Why, you must be
out of your mind.

You think I'd shoot
my own brother,

hit myself over the head?

Maybe.

Oh, could I?

Ben, I'm asking
you. My own brother.

Maybe.

No, you don't think I could.

You know I didn't.

Because you did it, Ben.

Just stay right there.

You can't prove
a thing, marshal.

Now, I'm leaving here,

and nobody better follow me.

Drop it.

Did you ever see what one of
these things will do to a man?

Drop it!

Hey, you took a chance, Doc. No.

Anybody who'd shoot
his own brother in the back

is too much of a coward to
fight anybody face to face.

Just try me.

Why, you... (grunts)

Ain't no law says a man
got to love his brother.

All right, you get.

Chester. Yes, sir.

Pulse is better.

Color's better too.

Funny thing.

What, Doc?

I don't hate him anymore.

I'm glad to hear that.

Well, it was what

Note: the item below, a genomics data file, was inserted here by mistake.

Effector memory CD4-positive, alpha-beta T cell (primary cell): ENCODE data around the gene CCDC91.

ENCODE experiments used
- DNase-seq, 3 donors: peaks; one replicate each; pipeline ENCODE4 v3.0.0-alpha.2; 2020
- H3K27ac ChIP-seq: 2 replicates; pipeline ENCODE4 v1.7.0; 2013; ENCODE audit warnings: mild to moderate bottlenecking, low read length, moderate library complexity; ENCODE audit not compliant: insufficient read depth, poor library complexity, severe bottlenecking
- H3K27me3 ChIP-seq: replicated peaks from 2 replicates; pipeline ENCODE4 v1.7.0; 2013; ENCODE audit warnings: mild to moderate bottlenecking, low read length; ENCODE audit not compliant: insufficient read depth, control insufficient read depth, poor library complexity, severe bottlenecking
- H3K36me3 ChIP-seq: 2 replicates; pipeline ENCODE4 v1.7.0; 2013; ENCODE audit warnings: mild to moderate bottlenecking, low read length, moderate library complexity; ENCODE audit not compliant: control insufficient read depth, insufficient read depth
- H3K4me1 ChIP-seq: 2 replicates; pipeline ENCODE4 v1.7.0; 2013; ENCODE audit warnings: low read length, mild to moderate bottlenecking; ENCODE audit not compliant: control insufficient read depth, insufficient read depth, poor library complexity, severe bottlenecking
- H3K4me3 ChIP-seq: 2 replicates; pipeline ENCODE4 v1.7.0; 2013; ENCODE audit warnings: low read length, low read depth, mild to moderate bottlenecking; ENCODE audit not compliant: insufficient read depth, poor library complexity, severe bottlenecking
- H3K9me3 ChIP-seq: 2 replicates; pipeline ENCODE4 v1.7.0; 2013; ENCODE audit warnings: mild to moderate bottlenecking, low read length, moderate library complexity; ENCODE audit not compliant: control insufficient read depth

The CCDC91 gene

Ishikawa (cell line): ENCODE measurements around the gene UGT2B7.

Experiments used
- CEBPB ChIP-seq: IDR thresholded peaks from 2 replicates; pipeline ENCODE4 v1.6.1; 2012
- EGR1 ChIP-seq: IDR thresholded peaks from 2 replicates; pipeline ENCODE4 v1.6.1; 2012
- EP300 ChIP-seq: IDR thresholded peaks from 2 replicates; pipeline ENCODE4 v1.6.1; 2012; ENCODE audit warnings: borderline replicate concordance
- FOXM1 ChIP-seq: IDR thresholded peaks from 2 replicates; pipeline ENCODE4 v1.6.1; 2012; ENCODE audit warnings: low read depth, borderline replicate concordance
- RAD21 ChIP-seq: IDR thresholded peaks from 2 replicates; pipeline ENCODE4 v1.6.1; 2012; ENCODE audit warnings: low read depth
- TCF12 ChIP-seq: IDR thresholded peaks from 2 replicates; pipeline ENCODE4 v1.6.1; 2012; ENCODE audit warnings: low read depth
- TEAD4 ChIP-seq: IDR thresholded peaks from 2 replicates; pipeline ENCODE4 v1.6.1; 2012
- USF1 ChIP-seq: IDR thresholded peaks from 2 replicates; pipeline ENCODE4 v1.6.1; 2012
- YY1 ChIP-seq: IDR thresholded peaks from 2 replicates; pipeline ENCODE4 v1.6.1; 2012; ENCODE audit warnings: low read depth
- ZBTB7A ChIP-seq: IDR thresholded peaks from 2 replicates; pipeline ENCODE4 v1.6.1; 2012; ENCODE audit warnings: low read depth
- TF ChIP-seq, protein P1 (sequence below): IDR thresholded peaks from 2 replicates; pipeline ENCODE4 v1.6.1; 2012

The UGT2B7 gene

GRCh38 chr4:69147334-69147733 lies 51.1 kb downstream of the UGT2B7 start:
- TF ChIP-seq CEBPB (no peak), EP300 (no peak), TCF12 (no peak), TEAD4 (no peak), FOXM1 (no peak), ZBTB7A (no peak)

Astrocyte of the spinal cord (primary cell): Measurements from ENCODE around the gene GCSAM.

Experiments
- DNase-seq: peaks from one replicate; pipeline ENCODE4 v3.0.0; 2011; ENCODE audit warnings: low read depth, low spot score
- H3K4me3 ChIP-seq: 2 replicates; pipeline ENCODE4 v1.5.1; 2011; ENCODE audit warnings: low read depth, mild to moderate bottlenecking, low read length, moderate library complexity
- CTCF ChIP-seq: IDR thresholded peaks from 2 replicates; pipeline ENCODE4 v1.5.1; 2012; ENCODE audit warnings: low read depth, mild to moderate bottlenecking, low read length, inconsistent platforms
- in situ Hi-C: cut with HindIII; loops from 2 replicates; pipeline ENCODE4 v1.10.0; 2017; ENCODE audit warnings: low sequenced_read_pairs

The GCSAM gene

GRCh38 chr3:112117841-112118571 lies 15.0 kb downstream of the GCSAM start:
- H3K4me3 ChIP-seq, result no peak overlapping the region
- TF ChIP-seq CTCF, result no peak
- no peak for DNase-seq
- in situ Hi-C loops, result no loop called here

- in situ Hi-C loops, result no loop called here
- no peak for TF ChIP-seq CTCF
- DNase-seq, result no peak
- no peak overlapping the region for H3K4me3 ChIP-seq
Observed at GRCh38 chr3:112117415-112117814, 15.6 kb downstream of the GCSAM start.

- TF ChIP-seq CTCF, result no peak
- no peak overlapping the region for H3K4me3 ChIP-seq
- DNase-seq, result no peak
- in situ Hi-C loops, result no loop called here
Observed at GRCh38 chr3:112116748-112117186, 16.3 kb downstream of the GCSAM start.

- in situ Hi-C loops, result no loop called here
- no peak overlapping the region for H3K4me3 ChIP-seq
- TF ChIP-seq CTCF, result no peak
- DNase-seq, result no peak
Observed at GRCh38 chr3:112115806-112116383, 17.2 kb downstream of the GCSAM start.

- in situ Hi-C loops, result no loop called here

you said in the bar

that made me come to my senses.

Yeah. You know, I looked
all over for you afterwards.

You gave me kind of a
scare when I couldn't find you.

Well, I remembered I had to
go out to Jake Morrison's house.

His boy had the ague.

Doc?

Uh, yes, Clem?

You take it easy, now.
You're gonna be all right.

Doc?

I wanted to tell you.

I loved her.

I would've come back if I could.

I didn't turn out to be much.

Ellen deserved better.

(breathing heavily)

I guess I never
even thought of that.

You get some sleep now, Clem.

Things are gonna
look better tomorrow.

For both of us.

Who was Ellen, Doc?

Doesn't matter now,
Matt. It's not important.

Well, it must have
been important.

Who was she?

Well, I never did talk
about it before. Never did.

But I don't mind telling you.

Happened a long time ago.

I was in love with Ellen.

She loved him.

He went away and
never did come back.

Their baby died at
birth. It shamed her.

Broke her heart.

She died soon after that.

I carried a hate in my
heart for him all these years.

Well, that's just
not good for a man.

No.

No, it isn't.

I'm sorry, Doc.

It's passed, Matt.

It's forgotten.

Sure.

Well...

good night, Doc.

( melancholy theme playing)

Good night, Matt.

( mellow theme playing)